Suit against Wal-Mart for 2005 'Black Friday' pepper spray incident moved to federal court

David Yates Feb. 26, 2008, 7:45am

Last November, the Record reported on a suit brought against Wal-Mart by the shoppers involved in the 2005 "Black Friday" incident in which security had to pepper spray unruly bargain hunters.

On Feb. 20 the suit was removed from Jefferson County and re-filed in U.S. District Court for the Eastern District of Texas, Beaumont Division.

On "Black Friday" 2005 -- the day after Thanksgiving that has become the biggest retail shopping day of the year -- hundreds of shoppers flooded the Wal-Mart in Beaumont in the pre-dawn hours to take advantage of rock-bottom prices on laptop computers and other electronics.

But the joyous shopping trip turned into a melee when a security officer shot pepper spray to try to subdue a crowd he claimed had become unruly.

Two years after the incident, two customers who say they were "assaulted" by the officer's use of the irritant filed a lawsuit against the mega store.

Andrea Davillier II of Beaumont and Sara Spikes of Houston filed their personal injury suit against Wal-Mart on Nov. 26 in Jefferson County District Court.

According to the plaintiffs' original petition, Davillier and Spikes were patrons at Wal-Mart on Nov. 26, 2005.

"While waiting in line at the Wal-Mart store � plaintiffs were injured by defendant, defendant's agent and/or defendant's employee," the complaint states. "Specifically, defendant, defendant's agents and defendant's employees pepper sprayed plaintiffs while plaintiffs stood in line at the Wal-Mart store."

In police reports and media coverage following the events in 2005, the shoppers were crowding into the electronics department after waiting in line, some overnight, in hopes of buying laptops for $300. The store had only a limited amount of the advertised laptops, and some shoppers said there were in fact none available when they entered the store.

Reports said shoppers began pushing and crowding around the check out counter in the electronics department, and at one point had the cashier pinned against the counter. The security officer, an off-duty policeman, reported that he warned the crowd numerous times to regain order or he would get out the pepper spray.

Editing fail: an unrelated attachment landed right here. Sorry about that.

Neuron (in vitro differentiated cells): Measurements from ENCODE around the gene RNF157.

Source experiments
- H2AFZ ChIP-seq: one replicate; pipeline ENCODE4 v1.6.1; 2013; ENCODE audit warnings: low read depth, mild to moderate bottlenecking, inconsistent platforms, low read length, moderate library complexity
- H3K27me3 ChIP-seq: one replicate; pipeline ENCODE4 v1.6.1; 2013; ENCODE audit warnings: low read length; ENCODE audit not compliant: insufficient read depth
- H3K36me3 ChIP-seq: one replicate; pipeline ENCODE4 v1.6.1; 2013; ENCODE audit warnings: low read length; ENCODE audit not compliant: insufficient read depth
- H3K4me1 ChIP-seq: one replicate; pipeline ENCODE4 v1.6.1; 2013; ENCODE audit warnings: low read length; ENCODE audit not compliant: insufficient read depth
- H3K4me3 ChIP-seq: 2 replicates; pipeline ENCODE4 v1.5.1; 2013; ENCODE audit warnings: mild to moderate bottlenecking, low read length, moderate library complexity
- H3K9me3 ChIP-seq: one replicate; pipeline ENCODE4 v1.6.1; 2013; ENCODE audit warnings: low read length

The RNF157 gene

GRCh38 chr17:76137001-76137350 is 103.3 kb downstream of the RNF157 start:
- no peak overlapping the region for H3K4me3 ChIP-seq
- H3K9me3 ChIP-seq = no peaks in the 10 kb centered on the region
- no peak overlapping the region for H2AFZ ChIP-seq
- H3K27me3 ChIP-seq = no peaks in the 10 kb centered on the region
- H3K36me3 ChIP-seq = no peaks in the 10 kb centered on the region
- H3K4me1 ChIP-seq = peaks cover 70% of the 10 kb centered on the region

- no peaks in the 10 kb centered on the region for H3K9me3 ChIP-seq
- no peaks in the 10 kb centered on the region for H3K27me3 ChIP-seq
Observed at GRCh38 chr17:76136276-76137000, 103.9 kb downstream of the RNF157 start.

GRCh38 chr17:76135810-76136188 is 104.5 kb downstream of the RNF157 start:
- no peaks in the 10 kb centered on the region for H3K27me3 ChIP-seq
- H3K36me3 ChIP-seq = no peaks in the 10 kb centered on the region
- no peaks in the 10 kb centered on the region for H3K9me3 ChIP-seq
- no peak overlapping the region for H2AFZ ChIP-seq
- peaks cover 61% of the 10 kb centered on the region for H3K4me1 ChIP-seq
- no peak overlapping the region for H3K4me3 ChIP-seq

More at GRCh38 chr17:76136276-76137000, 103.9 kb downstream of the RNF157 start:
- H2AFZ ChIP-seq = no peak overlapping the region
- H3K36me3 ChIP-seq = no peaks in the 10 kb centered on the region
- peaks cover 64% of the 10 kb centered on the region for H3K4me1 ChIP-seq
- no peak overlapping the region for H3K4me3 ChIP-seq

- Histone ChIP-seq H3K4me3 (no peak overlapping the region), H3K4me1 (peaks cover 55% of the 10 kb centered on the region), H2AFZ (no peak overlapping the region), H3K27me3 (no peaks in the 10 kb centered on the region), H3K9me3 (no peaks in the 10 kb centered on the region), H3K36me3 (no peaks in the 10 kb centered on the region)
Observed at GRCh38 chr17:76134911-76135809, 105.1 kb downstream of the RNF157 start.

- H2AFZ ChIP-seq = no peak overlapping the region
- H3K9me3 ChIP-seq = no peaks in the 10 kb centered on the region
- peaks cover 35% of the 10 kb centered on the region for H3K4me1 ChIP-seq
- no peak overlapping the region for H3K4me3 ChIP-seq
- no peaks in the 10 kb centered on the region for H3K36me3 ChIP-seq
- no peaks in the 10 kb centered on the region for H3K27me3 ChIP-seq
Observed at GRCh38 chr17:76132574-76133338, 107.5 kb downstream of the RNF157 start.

The officer said when the crowd ignored his warnings, he released a single 2-second burst of pepper spray into the air. Many eyewitnesses gave a different account, saying there were multiple sprays, some directly at shoppers. Some shoppers reported experiencing extreme nausea, vomiting and coughing and were barely able to make it out of the store.

Davillier and Spikes say the "assault or attack" caused them a great deal of stress, mental anguish, medical expense and pain and suffering.

They allege that Wal-Mart is guilty of negligence for failing to train, supervise, retain and hire its employees.

In addition, the defendant is liable under the theory of Intentional Infliction of Emotional Distress and Assault.

The plaintiffs say they will be forced to endure pain, suffering and mental anguish from the incident for an undetermined length of time in the future and "probably for the rest of plaintiffs' life."

Because the plaintiffs also assert that the defendant's conduct constituted gross negligence, conscious indifference and malice, they are entitled to punitive and/or exemplary damages.

Jason E. Payne of the Payne Firm PLLC in Houston is representing the plaintiffs.

Wal-Mart is represented by Karen Spivey of the Pate & Spivey law firm.

Judge Donald Floyd had been presiding over the case (No. E180-810).

Marilyn Tennissen contributed to this story.

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